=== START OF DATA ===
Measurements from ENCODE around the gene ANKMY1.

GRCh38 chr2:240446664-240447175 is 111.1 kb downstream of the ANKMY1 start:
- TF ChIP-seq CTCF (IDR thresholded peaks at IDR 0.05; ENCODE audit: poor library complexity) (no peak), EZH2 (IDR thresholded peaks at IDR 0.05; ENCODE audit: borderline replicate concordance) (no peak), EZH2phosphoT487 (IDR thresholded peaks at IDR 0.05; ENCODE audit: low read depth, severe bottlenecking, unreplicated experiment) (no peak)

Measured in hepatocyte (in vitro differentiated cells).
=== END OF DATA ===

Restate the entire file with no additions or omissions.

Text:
Measurements from ENCODE around the gene ANKMY1.

GRCh38 chr2:240446664-240447175 is 111.1 kb downstream of the ANKMY1 start:
- TF ChIP-seq CTCF (IDR thresholded peaks at IDR 0.05; ENCODE audit: poor library complexity) (no peak), EZH2 (IDR thresholded peaks at IDR 0.05; ENCODE audit: borderline replicate concordance) (no peak), EZH2phosphoT487 (IDR thresholded peaks at IDR 0.05; ENCODE audit: low read depth, severe bottlenecking, unreplicated experiment) (no peak)

Measured in hepatocyte (in vitro differentiated cells).